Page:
John Joseph is a man who is very good at his job. Not only has he produced the third edition of definitive reference work The Guide to Critical Illness
, he has also managed to convince Health Insurance’s
sceptical photographer to buy a critical illness policy.
Joseph is widely considered to be the leading light of the critical illness industry. He set up John Joseph Financial Services in 1985 and has never looked back. Having watched his selling skills and witnessed his fervent belief ill the value of critical illness cover, it is not hard to see why he has sold more policies than any other IFA in the UK.
The fact that The Guide to Critical Illness
is in its third publication is testament to Joseph’s commitment to ensuring intermediaries are able to offer clients the best possible advice. Given the abundance of products currently on the market, it seems the need for a comprehensive guide has become a necessity.
Joseph regards the guide as an essential tool for IFAs and points out it is a unique undertaking: “It is the only product of its kind which covers 230 products from over 60 companies. It is something IFAs can have at their fingertips, wherever they go.”
The guide was originally launched in 1994/5 and receives an update every 18 months. At the moment, the guide only refers to individual policies, but corporate policies will be included in the next update.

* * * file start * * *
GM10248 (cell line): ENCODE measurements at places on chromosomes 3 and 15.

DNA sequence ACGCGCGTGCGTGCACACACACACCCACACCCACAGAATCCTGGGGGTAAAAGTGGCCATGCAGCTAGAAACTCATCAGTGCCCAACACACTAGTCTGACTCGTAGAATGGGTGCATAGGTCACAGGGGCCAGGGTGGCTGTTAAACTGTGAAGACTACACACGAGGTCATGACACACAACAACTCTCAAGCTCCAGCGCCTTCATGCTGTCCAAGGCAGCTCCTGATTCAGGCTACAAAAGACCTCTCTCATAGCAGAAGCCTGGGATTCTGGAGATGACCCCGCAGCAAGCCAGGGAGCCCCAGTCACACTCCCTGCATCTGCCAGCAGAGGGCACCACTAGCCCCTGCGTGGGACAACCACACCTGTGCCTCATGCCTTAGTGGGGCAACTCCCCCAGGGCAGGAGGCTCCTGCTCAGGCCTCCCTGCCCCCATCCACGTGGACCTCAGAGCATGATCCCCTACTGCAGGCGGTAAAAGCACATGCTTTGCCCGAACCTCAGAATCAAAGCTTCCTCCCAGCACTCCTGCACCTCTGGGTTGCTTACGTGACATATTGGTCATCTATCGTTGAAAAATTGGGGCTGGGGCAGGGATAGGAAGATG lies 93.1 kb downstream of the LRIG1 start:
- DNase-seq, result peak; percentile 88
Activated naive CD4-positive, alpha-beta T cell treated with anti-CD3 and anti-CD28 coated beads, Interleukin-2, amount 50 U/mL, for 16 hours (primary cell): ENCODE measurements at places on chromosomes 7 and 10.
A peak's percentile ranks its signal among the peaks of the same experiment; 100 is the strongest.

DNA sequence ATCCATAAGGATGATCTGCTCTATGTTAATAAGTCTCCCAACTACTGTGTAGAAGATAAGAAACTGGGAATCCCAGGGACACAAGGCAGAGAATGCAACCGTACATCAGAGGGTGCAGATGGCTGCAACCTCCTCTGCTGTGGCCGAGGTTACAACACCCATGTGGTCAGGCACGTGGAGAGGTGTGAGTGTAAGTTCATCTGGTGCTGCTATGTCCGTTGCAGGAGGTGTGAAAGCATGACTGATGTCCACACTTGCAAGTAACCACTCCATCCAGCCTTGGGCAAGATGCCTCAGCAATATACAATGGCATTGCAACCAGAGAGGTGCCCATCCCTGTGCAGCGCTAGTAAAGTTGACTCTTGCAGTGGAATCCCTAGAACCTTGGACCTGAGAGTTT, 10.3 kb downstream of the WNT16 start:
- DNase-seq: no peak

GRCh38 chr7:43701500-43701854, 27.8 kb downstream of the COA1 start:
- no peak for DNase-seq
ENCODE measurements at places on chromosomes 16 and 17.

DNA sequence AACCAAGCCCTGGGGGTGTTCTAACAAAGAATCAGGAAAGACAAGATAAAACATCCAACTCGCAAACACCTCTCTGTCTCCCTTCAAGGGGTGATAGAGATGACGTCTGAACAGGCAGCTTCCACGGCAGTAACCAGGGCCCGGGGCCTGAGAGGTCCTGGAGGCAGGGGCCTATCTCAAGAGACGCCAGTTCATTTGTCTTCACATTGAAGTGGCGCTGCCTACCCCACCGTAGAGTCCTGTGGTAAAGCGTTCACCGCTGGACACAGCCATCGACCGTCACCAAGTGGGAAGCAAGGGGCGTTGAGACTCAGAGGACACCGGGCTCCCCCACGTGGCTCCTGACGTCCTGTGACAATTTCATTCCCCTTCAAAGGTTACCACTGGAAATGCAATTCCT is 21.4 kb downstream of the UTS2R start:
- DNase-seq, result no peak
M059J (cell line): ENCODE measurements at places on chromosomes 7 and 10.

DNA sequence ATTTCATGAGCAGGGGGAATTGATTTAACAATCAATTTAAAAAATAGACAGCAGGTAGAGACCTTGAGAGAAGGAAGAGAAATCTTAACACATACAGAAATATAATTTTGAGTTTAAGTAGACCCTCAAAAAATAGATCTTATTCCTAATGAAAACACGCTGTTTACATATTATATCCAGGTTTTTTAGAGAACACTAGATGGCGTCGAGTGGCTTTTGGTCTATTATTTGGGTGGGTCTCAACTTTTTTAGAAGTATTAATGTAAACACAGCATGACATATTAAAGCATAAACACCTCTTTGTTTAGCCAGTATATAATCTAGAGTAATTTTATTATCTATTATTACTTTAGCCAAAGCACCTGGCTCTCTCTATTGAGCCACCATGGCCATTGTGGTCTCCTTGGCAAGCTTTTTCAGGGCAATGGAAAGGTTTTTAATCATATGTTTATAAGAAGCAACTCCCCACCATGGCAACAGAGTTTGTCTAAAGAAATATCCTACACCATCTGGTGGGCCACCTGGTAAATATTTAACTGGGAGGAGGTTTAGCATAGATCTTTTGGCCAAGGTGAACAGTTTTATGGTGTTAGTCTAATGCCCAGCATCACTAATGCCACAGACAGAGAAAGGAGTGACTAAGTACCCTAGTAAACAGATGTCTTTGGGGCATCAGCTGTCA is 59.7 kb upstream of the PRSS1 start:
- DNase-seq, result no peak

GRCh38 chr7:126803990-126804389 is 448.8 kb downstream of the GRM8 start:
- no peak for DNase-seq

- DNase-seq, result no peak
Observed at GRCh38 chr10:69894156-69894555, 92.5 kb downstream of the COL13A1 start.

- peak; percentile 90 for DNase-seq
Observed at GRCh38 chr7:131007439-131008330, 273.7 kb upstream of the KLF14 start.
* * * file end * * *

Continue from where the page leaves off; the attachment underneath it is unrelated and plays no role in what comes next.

Although it is supported by 10 life insurance companies, Joseph claims not everyone was keen to be included.
“Midland Bank did not wish to appear in the guide and made it clear they did not want to be included, but the information in the guide is public knowledge,” says Joseph.
Joseph goes on to explain that users of the guide can measure up the performances of of life offices in a series of comparisons which are easy to make thanks to the All Products Comparison section at the back of the guide.
The guide consists of 10 different sections but it is perhaps the All Products Comparison which will be of the most use to an intermediary. The cover provided by all the leading companies is easily comparable to all of the other 64 life offices, literally at the glimpse of an eye.
Everything from term with death, term stand alone to whole of life with death is scrutinised. Intermediaries can select the best policy for their client by analysing product specification, critical illnesses and conditions covered and product flexibility. And, as clear plastic sheets are provided enabling a comparison of any of the products from all the providers, nothing could be easier.
Joseph agrees the most valuable part of the guide is the ability to analyse the differences between companies and he acknowledges that that may not be to everyone’s liking.
He adds that the present incarnation of the guide is different to the format of the original edition: “The first issue included 40 companies, with product comparisons spread over three to four pages and it only included companies who agreed to abide by IFAA definitions.
“It wasn’t until the second edition that we compared all the insurance companies. Basically, we’ve incorporated minor improvements each time,” says Joseph.
The 1998 guide may have been created along the same fines as the 1994 edition, but an important element of the latest publication is the development of new sectors. Particularly pertinent to the modern intermediary is the Strategic Sales Ideas section, which will be sent to those who subscribe to the first update.